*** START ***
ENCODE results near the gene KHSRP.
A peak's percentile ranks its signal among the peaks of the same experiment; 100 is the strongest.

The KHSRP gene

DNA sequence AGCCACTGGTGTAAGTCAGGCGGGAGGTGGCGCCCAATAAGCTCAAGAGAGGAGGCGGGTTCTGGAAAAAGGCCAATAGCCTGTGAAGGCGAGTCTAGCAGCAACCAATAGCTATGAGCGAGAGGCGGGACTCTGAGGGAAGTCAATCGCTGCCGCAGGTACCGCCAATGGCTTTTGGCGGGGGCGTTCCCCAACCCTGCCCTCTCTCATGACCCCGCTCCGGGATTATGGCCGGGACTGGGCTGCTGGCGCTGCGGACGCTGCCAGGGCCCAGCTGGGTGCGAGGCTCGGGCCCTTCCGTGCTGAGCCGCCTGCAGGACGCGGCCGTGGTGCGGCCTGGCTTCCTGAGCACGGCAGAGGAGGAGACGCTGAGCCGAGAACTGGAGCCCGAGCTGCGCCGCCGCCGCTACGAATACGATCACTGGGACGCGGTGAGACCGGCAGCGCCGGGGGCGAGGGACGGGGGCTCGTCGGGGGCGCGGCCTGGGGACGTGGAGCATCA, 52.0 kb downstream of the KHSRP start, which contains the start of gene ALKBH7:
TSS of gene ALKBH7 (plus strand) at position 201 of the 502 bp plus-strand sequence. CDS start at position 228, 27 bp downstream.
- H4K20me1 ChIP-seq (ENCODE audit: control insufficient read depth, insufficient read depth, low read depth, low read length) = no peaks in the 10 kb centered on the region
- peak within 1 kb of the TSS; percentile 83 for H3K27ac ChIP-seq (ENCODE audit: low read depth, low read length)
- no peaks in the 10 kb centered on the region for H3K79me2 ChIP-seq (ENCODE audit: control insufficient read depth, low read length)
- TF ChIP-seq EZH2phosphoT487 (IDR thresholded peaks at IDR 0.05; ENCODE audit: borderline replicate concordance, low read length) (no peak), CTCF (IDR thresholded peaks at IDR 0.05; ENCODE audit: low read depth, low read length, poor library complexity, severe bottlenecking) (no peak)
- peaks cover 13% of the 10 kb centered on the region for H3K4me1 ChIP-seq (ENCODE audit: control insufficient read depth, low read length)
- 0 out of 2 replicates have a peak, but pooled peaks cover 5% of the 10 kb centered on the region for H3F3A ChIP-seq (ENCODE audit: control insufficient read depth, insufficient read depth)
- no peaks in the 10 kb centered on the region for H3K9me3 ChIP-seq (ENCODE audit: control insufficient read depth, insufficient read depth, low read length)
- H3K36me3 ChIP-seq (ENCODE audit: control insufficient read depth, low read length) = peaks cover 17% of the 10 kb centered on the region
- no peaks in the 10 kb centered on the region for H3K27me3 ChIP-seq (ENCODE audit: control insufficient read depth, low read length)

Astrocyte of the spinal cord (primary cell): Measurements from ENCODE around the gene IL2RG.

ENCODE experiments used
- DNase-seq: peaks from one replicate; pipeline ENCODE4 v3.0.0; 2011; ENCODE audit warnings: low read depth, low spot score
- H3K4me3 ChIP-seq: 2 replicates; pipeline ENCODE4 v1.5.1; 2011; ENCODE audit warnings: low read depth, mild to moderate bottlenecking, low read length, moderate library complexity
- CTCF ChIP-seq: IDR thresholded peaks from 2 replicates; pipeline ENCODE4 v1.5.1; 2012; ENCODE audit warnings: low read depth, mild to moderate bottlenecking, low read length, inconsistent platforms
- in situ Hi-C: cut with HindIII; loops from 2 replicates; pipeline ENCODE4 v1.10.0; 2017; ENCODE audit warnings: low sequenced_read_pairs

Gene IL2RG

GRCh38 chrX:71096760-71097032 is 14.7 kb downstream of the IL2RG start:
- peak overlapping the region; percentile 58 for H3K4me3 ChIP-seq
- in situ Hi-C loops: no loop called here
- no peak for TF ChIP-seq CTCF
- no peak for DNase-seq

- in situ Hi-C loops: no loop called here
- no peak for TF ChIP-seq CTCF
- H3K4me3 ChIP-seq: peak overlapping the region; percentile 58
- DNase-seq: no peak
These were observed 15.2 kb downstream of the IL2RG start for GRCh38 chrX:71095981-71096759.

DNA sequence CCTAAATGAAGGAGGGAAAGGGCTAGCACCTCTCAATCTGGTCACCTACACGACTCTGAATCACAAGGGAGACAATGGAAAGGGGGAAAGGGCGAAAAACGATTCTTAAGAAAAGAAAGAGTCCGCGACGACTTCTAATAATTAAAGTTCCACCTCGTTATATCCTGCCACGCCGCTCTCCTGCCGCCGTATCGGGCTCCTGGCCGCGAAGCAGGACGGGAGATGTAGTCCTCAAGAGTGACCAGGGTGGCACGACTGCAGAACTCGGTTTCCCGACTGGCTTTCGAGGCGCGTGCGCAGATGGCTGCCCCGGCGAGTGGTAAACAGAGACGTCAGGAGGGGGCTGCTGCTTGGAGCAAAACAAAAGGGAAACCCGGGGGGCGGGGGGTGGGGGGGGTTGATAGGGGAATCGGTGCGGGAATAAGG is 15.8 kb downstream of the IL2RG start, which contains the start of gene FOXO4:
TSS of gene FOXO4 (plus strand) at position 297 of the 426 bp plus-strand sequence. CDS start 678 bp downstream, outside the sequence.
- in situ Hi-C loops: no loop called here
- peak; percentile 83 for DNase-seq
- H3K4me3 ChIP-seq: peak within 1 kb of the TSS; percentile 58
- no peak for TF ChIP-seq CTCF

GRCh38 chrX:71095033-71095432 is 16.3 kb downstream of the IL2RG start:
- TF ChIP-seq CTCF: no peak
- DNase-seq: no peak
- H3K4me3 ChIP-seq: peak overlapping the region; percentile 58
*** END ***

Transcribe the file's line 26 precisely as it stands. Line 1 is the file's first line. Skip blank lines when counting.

- no peak for DNase-seq